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why do Rh-negatives exist?   This thread currently has 2,890 views. Print Print Thread
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jayneeo
Monday, September 28, 2009, 4:02pm Report to Moderator Report to Moderator

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Kyosha Nim
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This question-why do rh negatives exist is interesting....I'm not saying you wanna google it, but.....if you do, be prepared for some wild stuff! (reptilian ancestors...hey, wait, doesn't everyone have reptilian ancestors?....ET's and more)
....(of course I am one)
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shoulderblade
Monday, September 28, 2009, 6:11pm Report to Moderator Report to Moderator

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Kyosha Nim
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I believe that I have read that originally all humans were RH- and that RH+ was a mutation that caught on very well.

The same might be the case for non-secretors and secretors with a new form replacing an old one to some extent. Likely both forms have some advantages so that some sort of equilibrium will be reached.

Refer to another thread on secretors/non secretors on this.





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jayneeo
Monday, September 28, 2009, 6:18pm Report to Moderator Report to Moderator

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Kyosha Nim
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I'm not so sure about that.....still open to data...
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shoulderblade
Monday, September 28, 2009, 8:12pm Report to Moderator Report to Moderator

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Kyosha Nim
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I'm not so sure either really. My thought was that the most uncomplicated system would be the basic issue and the more complex the mutation.

Turns out it gets really complicated, I did a brief search via Google and came across this.(at bottom) Seems the origin and working nature of the gene are somewhat in the research stage. However if there is leakage between the mothers placenta and her bloodstream (given RH incompatability) there can be serious immune reactions. In the days before modern medicine this would have been a significant problem.




1 Wiener's hypothesis: Wiener postulated a number of (at least eight) multiple alleles at a single locus. According to him, gene R contains eight alleles such as r, Ro, R', RĒ, R1, R2, Rx or Re, and Ry.


2. Fisher's hypothesis: Fisher rejected the Wiener's concept of multiple allelism for R gene, instead of it, he proposed that a series of at least three pairs of pseudoalleles remain so closely linked with each other that they are usually inherited as a block. According to him, gene R is composed of three pairs of pseudoalleles or separate gene such as Cc, Dd and Ee. Recent genetical investigations have confirmed the Fisher's concept of pseudoallelism.












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Mayflowers
Monday, September 28, 2009, 11:46pm Report to Moderator Report to Moderator
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Hi Bruce. Where ya been hiding?  
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teri
Tuesday, September 29, 2009, 3:55am Report to Moderator Report to Moderator

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This is interesting, talks about rh negative in relation to Basques, and suggests the possibility of two different species of humans, that neanderthals and homo sapiens quite possibly have evolved separately and not along the same "Darwin" line. At least, that's my interpretation...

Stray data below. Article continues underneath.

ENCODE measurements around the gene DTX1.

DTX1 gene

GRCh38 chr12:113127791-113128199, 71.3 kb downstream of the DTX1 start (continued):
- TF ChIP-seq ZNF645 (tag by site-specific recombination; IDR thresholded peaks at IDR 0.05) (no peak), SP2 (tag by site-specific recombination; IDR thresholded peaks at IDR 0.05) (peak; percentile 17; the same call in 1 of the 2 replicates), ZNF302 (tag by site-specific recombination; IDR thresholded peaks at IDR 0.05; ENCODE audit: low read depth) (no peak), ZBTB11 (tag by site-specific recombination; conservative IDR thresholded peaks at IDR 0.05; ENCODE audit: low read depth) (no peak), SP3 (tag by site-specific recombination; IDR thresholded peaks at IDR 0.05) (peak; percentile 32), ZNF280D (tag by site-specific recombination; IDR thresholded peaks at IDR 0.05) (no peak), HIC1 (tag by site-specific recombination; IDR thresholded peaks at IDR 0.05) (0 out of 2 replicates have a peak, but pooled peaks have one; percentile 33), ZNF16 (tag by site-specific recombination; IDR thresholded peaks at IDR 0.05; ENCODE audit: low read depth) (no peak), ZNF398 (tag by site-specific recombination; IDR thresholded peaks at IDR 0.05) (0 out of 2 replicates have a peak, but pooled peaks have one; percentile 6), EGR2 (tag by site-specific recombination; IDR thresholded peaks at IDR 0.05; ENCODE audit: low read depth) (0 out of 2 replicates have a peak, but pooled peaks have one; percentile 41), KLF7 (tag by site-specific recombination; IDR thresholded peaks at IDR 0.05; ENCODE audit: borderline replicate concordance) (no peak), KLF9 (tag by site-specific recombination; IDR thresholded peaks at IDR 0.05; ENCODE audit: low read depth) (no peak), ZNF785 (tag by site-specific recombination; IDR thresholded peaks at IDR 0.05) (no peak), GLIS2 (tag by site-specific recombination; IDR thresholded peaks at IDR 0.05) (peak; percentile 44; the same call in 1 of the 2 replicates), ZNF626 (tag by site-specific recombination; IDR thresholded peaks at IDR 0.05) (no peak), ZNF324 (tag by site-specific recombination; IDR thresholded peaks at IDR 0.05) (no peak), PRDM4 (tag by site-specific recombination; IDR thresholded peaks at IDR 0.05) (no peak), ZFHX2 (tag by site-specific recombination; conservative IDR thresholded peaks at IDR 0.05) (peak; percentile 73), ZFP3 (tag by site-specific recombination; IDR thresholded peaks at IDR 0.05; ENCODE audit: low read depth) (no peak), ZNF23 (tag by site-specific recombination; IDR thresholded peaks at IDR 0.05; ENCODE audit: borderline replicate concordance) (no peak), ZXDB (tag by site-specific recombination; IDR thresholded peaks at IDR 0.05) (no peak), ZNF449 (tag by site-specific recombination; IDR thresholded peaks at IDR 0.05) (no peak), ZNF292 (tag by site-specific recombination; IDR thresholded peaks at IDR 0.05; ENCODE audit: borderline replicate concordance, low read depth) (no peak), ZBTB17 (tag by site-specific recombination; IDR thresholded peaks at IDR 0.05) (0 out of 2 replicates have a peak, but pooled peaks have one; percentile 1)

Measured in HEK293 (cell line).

http://www.aoi.com.au/bcw/neanderbasque.htm


I'm onto you, 'euphoria'
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teri
Tuesday, September 29, 2009, 6:06am Report to Moderator Report to Moderator

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With all this reading about rh negative tonight I wonder what the effects might be (other than with pregnancies) of having a build-up of antibodies. I've had two miscarriages and never been given any anti-D. I have no doubt now that I'd continue to have miscarriages without it (except that I've long stopped trying). This must mean that I'm carrying the antibodies. Does anyone know what health implications there could be, if any? Or might the BTD be working to clear my blood of these antibodies?


I'm onto you, 'euphoria'

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teri  -  Tuesday, September 29, 2009, 7:23am
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jayneeo
Tuesday, September 29, 2009, 5:05pm Report to Moderator Report to Moderator

Rh- Gatherer
Kyosha Nim
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interesting, teri, I doubt that the antibodies could cause you any trouble but may be implicated in your miscarriages...sorry you had to experience that.

Thanks for the interesting link!
(proud to be one of them!)

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jayneeo  -  Tuesday, September 29, 2009, 5:21pm
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shoulderblade
Wednesday, September 30, 2009, 10:13pm Report to Moderator Report to Moderator

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Kyosha Nim
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Hi Diana. Out of hiding

Quoted from teri
This must mean that I'm carrying the antibodies. Does anyone know what health implications there could be, if any? Or might the BTD be working to clear my blood of these antibodies?


I don't think that it is very likely that you have any antibodies in your system. As I understand it the original problem is when a Rh- mother has a pregnancy with a Rh+ father any mixing of blood will lead to an immune reaction. Normally the mother gets a shot (a vaccination) against the childs Rh+. But if there are no Rh+ cells in the mothers system there is no point in producing antibodies. What you may have is a memory/storage spot in your immune system that would respond quickly if the body were exposed to the Rh= stimulus again.





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shells
Thursday, October 1, 2009, 11:39am Report to Moderator Report to Moderator

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Quoted from teri